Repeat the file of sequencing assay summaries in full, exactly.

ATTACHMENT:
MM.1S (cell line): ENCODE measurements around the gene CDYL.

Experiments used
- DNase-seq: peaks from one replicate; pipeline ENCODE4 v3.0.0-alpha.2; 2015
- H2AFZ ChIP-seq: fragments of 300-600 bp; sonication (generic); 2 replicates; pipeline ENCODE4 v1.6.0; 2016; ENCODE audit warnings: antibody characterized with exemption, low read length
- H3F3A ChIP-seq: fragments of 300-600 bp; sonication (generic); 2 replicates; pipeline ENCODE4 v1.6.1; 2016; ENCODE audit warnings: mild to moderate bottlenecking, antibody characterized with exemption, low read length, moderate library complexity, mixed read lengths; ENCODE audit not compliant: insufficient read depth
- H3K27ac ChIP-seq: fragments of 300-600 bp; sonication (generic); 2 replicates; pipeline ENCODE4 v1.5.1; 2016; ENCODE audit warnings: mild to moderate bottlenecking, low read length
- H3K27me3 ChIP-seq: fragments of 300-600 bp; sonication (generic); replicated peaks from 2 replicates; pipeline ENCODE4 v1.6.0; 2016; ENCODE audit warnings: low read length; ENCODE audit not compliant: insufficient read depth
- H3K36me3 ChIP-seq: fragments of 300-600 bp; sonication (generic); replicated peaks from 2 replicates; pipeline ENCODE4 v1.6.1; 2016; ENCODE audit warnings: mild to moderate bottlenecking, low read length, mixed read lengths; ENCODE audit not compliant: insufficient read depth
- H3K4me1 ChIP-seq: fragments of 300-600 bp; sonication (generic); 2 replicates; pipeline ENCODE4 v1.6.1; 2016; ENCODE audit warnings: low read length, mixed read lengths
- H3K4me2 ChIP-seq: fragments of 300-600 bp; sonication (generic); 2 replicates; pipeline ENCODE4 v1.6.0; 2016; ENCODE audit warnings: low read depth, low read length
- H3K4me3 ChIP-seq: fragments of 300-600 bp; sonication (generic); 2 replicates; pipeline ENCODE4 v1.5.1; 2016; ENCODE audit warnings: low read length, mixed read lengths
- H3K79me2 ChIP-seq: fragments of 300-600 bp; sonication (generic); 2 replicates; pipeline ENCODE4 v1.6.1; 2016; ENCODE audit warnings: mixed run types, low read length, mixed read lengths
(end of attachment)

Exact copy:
MM.1S (cell line): ENCODE measurements around the gene CDYL.

Experiments used
- DNase-seq: peaks from one replicate; pipeline ENCODE4 v3.0.0-alpha.2; 2015
- H2AFZ ChIP-seq: fragments of 300-600 bp; sonication (generic); 2 replicates; pipeline ENCODE4 v1.6.0; 2016; ENCODE audit warnings: antibody characterized with exemption, low read length
- H3F3A ChIP-seq: fragments of 300-600 bp; sonication (generic); 2 replicates; pipeline ENCODE4 v1.6.1; 2016; ENCODE audit warnings: mild to moderate bottlenecking, antibody characterized with exemption, low read length, moderate library complexity, mixed read lengths; ENCODE audit not compliant: insufficient read depth
- H3K27ac ChIP-seq: fragments of 300-600 bp; sonication (generic); 2 replicates; pipeline ENCODE4 v1.5.1; 2016; ENCODE audit warnings: mild to moderate bottlenecking, low read length
- H3K27me3 ChIP-seq: fragments of 300-600 bp; sonication (generic); replicated peaks from 2 replicates; pipeline ENCODE4 v1.6.0; 2016; ENCODE audit warnings: low read length; ENCODE audit not compliant: insufficient read depth
- H3K36me3 ChIP-seq: fragments of 300-600 bp; sonication (generic); replicated peaks from 2 replicates; pipeline ENCODE4 v1.6.1; 2016; ENCODE audit warnings: mild to moderate bottlenecking, low read length, mixed read lengths; ENCODE audit not compliant: insufficient read depth
- H3K4me1 ChIP-seq: fragments of 300-600 bp; sonication (generic); 2 replicates; pipeline ENCODE4 v1.6.1; 2016; ENCODE audit warnings: low read length, mixed read lengths
- H3K4me2 ChIP-seq: fragments of 300-600 bp; sonication (generic); 2 replicates; pipeline ENCODE4 v1.6.0; 2016; ENCODE audit warnings: low read depth, low read length
- H3K4me3 ChIP-seq: fragments of 300-600 bp; sonication (generic); 2 replicates; pipeline ENCODE4 v1.5.1; 2016; ENCODE audit warnings: low read length, mixed read lengths
- H3K79me2 ChIP-seq: fragments of 300-600 bp; sonication (generic); 2 replicates; pipeline ENCODE4 v1.6.1; 2016; ENCODE audit warnings: mixed run types, low read length, mixed read lengths